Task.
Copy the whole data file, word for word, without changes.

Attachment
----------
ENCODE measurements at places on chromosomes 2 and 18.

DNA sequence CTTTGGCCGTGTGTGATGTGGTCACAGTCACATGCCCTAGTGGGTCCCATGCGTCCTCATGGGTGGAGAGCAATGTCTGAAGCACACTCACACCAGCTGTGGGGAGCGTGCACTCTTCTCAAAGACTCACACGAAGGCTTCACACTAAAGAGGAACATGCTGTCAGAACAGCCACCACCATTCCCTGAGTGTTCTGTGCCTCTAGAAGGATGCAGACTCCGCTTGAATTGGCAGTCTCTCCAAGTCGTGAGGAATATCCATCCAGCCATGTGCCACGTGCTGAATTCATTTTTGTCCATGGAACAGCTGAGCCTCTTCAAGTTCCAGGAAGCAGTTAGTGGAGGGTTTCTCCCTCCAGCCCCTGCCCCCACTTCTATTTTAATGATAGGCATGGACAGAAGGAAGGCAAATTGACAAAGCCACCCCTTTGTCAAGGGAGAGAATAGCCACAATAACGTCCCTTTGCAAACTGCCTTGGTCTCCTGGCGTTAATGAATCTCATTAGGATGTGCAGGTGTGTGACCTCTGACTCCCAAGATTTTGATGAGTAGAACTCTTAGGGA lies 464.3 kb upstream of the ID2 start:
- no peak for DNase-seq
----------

ENCODE measurements at places on chromosomes 2 and 18.

DNA sequence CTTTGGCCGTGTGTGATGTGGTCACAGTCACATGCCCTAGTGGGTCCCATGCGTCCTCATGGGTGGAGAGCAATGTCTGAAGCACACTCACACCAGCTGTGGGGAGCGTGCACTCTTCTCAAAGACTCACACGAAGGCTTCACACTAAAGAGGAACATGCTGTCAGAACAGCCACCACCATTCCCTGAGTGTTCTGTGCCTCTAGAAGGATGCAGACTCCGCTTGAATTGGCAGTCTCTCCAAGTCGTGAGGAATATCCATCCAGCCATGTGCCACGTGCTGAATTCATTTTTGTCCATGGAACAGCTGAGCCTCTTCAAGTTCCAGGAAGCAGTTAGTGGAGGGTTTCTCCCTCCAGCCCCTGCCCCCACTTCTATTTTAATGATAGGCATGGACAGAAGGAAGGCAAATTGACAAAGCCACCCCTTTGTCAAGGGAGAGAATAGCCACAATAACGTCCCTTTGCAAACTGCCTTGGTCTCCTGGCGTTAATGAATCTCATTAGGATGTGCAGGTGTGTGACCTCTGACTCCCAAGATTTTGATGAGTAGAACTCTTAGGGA lies 464.3 kb upstream of the ID2 start:
- no peak for DNase-seq